Jun 20

New Book – VMware vSphere 6.5 Host Resources Deep Dive

Just ordered a copy of Host Resources Deep Dive by @FrankDenneman and @NHagoort. It is on the way!!!

“The VMware vSphere 6.5 Host Resources Deep Dive is a guide to building consistent high-performing ESXi hosts. A book that people can’t put down. Written for administrators, architects, consultants, aspiring VCDX-es and people eager to learn more about the elements that control the behavior of CPU, memory, storage and network resources.”

I have really been looking forward to this one. Can’t wait to dive in 🙂

Jun 19

Using vSphere HA to Protect vCenter

Had a interesting “discussion” the other day with someone who wasis convinced that it is a best practice is to always deploy vCenter as a separate physical Windows server. One of the reasons for this, in his opinion, was that the vCenter Server could not be protected with vSphere High Availability (HA) since vCenter is required for vSphere HA to function. This is a common misunderstanding of how vSphere HA functions. vCenter is required to configure vSphere HA but once vSphere HA is configured vCenter is NOT required for vSphere HA to protect virtual machines in the cluster.

The ability to provide HA protection of the vCenter Server is one of benefit of deploying vCenter as a virtual machine. Virtualizing vCenter Server also allows you to use the vCenter Server Appliance (VCSA) which saves you a Windows license. vSphere HA can also be used to protect a vCenter Server deployed on a Windows Virtual Machine.

Here is a quick video I did in my lab environment running vSphere 6.5 (I have also tested this on 5.5 and 6.0) which demonstrates how vSphere HA will restart the PSC and vCenter Server in the event of a host failure.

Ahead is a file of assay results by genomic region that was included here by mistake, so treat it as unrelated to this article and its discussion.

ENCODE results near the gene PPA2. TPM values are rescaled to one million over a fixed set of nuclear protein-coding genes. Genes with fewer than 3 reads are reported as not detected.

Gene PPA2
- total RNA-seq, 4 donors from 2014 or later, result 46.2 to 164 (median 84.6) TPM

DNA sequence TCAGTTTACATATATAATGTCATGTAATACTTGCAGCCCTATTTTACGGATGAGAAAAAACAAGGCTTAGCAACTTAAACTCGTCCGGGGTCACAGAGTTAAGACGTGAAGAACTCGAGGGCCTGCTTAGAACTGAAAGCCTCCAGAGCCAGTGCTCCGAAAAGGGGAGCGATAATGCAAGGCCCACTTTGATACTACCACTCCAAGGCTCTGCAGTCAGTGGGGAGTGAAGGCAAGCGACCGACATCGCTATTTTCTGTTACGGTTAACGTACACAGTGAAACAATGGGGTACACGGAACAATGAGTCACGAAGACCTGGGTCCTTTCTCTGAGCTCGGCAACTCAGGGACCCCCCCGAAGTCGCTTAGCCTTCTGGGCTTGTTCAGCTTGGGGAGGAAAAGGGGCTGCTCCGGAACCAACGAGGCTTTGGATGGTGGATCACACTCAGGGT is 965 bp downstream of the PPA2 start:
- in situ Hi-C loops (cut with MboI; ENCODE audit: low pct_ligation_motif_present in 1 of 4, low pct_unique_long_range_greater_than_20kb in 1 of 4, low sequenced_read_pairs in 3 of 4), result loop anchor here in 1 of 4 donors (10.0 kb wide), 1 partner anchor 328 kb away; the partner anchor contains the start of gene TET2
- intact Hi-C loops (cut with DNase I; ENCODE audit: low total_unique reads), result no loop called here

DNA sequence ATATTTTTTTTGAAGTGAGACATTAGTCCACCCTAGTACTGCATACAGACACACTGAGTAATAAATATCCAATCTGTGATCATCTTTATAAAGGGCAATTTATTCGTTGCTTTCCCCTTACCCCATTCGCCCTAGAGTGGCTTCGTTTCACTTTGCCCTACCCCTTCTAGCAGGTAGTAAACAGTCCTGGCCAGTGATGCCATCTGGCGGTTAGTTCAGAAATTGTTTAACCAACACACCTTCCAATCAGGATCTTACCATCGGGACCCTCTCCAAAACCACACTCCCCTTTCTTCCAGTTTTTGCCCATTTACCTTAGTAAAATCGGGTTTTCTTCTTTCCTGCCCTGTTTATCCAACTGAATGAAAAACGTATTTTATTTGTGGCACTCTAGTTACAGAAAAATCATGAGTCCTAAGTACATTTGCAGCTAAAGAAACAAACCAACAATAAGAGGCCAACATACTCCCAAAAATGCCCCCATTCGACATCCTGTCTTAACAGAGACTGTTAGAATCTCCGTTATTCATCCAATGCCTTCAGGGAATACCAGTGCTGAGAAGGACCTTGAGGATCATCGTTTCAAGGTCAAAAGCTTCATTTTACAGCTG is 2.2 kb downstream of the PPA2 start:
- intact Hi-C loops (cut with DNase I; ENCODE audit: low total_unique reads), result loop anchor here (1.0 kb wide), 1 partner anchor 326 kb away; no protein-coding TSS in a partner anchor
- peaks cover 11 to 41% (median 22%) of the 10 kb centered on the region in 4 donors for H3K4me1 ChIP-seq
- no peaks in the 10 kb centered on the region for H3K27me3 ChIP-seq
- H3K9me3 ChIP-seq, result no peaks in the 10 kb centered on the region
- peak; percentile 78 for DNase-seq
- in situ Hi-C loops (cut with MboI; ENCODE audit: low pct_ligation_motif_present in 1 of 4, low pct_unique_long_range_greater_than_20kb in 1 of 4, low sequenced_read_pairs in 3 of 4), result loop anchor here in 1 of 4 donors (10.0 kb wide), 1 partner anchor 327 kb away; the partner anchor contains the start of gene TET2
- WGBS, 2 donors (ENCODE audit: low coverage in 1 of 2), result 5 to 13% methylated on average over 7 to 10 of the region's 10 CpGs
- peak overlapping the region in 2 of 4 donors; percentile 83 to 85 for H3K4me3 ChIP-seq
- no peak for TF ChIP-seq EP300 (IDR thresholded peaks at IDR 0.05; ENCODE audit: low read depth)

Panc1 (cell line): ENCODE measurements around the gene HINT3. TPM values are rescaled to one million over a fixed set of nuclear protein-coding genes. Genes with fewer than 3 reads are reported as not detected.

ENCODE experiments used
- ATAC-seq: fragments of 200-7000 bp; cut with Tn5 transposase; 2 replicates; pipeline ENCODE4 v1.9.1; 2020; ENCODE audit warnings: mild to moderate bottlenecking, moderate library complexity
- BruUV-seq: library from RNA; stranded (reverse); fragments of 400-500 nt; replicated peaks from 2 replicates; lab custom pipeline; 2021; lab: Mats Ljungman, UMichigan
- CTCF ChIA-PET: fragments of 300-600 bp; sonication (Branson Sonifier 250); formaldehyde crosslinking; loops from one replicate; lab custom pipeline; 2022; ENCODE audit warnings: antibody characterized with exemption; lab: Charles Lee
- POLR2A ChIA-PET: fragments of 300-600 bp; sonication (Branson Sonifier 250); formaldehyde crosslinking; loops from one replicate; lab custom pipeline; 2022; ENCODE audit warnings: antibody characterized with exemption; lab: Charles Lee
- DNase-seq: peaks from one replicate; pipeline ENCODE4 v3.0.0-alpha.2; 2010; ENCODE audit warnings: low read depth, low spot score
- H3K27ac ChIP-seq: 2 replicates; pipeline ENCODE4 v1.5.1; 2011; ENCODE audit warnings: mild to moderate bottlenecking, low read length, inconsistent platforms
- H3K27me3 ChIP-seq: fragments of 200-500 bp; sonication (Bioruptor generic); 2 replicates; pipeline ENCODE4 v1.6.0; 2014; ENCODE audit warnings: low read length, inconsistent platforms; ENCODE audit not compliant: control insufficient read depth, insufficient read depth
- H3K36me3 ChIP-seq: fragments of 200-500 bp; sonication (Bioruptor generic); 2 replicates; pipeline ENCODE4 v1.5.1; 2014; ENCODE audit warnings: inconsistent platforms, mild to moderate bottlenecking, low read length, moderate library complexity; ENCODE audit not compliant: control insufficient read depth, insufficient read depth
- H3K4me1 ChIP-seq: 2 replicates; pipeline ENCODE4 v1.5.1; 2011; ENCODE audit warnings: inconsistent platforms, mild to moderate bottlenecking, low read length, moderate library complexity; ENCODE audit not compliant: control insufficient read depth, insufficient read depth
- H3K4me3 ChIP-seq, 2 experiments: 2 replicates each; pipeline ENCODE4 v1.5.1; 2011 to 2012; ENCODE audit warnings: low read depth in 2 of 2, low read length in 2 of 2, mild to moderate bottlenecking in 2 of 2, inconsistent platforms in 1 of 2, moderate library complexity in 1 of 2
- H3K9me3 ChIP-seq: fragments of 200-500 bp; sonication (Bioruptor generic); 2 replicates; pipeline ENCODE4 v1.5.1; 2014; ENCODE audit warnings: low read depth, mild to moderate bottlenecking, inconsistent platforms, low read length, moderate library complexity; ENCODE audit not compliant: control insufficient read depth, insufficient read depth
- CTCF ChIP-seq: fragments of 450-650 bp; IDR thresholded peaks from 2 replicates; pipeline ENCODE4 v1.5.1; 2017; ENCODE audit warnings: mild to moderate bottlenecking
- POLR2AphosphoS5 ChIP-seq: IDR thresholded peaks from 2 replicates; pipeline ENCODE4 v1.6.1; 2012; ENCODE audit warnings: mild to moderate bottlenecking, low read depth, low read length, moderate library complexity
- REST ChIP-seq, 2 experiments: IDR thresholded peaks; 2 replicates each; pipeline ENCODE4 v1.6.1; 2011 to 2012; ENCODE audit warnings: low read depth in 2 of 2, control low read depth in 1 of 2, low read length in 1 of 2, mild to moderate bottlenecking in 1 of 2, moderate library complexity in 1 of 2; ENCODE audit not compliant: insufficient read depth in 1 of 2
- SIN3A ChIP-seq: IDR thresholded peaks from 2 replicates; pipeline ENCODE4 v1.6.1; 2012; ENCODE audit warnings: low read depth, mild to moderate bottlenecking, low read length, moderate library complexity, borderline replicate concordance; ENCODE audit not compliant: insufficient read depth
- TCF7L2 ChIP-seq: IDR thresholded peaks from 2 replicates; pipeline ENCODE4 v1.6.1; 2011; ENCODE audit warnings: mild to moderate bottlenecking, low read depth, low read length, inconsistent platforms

I am running the VCSA in the lab with two VCSAs deployed, one as an external PSC and one a the vCenter Server. For the purpose of the demo I have vSphere DRS set to partially automated to keep VMs from moving around and I have both the VCSA running the PSC and the VCSA running the vCenter Server on the same host. The vSphere HA configuration is the default, except I have disabled admission control due to my resource constraints in the lab. When I power off the host running the VCSAs, they restart on the surviving host in my management cluster.

The little Python script I used in the demo to check if the servers were up or down can be found here: https://github.com/herseyc/PythonScripts/blob/master/upordown.py

Post any questions in the comments. Thanks!

Jun 14

It’s been a while…

It has been a good bit since I posted anything new. Just busy with work, family, and other stuff. Some new stuff coming soon. I promise.

Apr 23

Setting up the Weathervane Benchmarking Tool in the Home Lab

If you are looking for something to do in your vSphere home lab this is a neat little project: Weathervane Open Source Benchmarking Tool. Standing up Weathervane in the home lab will provide hands-on for developing skills including creating a template VM, creating a guest customization specification, working with some basic Linux commands, working with an app with multiple tiers, cloning VMs, and monitoring performance metrics.

The architecture of Weathervane can be as simple or complex as you want to make it. The tool provides a way to generate a predictable load to help you gain some experience with deploying a multi-tier application, benchmarking the application, and monitoring performance in a virtualized environment.